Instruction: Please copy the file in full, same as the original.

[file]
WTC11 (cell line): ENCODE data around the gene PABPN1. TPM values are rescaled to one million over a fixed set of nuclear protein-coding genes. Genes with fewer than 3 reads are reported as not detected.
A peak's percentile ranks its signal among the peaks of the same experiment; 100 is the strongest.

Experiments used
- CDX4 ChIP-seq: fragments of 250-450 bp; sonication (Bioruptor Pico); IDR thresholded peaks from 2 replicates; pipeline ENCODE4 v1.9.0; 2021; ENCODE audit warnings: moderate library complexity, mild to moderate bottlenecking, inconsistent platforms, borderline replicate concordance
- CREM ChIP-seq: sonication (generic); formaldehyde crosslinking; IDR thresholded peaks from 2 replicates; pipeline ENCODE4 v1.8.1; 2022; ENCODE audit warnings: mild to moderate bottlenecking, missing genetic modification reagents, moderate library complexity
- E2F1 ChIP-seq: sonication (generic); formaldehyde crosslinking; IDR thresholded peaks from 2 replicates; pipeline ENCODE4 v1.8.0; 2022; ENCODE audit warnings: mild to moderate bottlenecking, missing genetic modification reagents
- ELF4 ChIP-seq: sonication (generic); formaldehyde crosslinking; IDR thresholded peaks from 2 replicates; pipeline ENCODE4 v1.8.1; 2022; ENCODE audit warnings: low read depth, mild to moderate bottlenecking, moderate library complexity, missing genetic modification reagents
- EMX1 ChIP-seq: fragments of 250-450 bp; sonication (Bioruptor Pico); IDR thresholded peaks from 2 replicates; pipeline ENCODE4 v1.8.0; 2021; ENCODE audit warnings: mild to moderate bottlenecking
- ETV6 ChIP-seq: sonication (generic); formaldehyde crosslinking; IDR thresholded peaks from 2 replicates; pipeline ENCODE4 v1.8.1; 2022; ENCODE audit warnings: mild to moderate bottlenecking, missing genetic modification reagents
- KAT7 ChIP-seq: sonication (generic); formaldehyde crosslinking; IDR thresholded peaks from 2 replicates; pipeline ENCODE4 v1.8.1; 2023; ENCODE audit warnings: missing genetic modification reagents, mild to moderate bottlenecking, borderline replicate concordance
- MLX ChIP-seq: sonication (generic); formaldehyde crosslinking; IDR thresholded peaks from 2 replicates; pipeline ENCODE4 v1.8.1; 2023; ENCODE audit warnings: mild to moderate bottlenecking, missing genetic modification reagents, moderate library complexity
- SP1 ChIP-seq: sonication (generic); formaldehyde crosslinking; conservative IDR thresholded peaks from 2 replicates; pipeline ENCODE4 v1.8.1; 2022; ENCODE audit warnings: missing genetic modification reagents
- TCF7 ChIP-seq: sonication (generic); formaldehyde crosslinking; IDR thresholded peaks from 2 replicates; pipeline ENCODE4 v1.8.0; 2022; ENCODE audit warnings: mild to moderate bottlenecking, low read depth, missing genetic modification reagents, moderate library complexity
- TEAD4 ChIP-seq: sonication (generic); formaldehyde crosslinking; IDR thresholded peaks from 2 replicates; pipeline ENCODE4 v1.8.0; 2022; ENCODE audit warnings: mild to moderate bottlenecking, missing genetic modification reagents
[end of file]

WTC11 (cell line): ENCODE data around the gene PABPN1. TPM values are rescaled to one million over a fixed set of nuclear protein-coding genes. Genes with fewer than 3 reads are reported as not detected.
A peak's percentile ranks its signal among the peaks of the same experiment; 100 is the strongest.

Experiments used
- CDX4 ChIP-seq: fragments of 250-450 bp; sonication (Bioruptor Pico); IDR thresholded peaks from 2 replicates; pipeline ENCODE4 v1.9.0; 2021; ENCODE audit warnings: moderate library complexity, mild to moderate bottlenecking, inconsistent platforms, borderline replicate concordance
- CREM ChIP-seq: sonication (generic); formaldehyde crosslinking; IDR thresholded peaks from 2 replicates; pipeline ENCODE4 v1.8.1; 2022; ENCODE audit warnings: mild to moderate bottlenecking, missing genetic modification reagents, moderate library complexity
- E2F1 ChIP-seq: sonication (generic); formaldehyde crosslinking; IDR thresholded peaks from 2 replicates; pipeline ENCODE4 v1.8.0; 2022; ENCODE audit warnings: mild to moderate bottlenecking, missing genetic modification reagents
- ELF4 ChIP-seq: sonication (generic); formaldehyde crosslinking; IDR thresholded peaks from 2 replicates; pipeline ENCODE4 v1.8.1; 2022; ENCODE audit warnings: low read depth, mild to moderate bottlenecking, moderate library complexity, missing genetic modification reagents
- EMX1 ChIP-seq: fragments of 250-450 bp; sonication (Bioruptor Pico); IDR thresholded peaks from 2 replicates; pipeline ENCODE4 v1.8.0; 2021; ENCODE audit warnings: mild to moderate bottlenecking
- ETV6 ChIP-seq: sonication (generic); formaldehyde crosslinking; IDR thresholded peaks from 2 replicates; pipeline ENCODE4 v1.8.1; 2022; ENCODE audit warnings: mild to moderate bottlenecking, missing genetic modification reagents
- KAT7 ChIP-seq: sonication (generic); formaldehyde crosslinking; IDR thresholded peaks from 2 replicates; pipeline ENCODE4 v1.8.1; 2023; ENCODE audit warnings: missing genetic modification reagents, mild to moderate bottlenecking, borderline replicate concordance
- MLX ChIP-seq: sonication (generic); formaldehyde crosslinking; IDR thresholded peaks from 2 replicates; pipeline ENCODE4 v1.8.1; 2023; ENCODE audit warnings: mild to moderate bottlenecking, missing genetic modification reagents, moderate library complexity
- SP1 ChIP-seq: sonication (generic); formaldehyde crosslinking; conservative IDR thresholded peaks from 2 replicates; pipeline ENCODE4 v1.8.1; 2022; ENCODE audit warnings: missing genetic modification reagents
- TCF7 ChIP-seq: sonication (generic); formaldehyde crosslinking; IDR thresholded peaks from 2 replicates; pipeline ENCODE4 v1.8.0; 2022; ENCODE audit warnings: mild to moderate bottlenecking, low read depth, missing genetic modification reagents, moderate library complexity
- TEAD4 ChIP-seq: sonication (generic); formaldehyde crosslinking; IDR thresholded peaks from 2 replicates; pipeline ENCODE4 v1.8.0; 2022; ENCODE audit warnings: mild to moderate bottlenecking, missing genetic modification reagents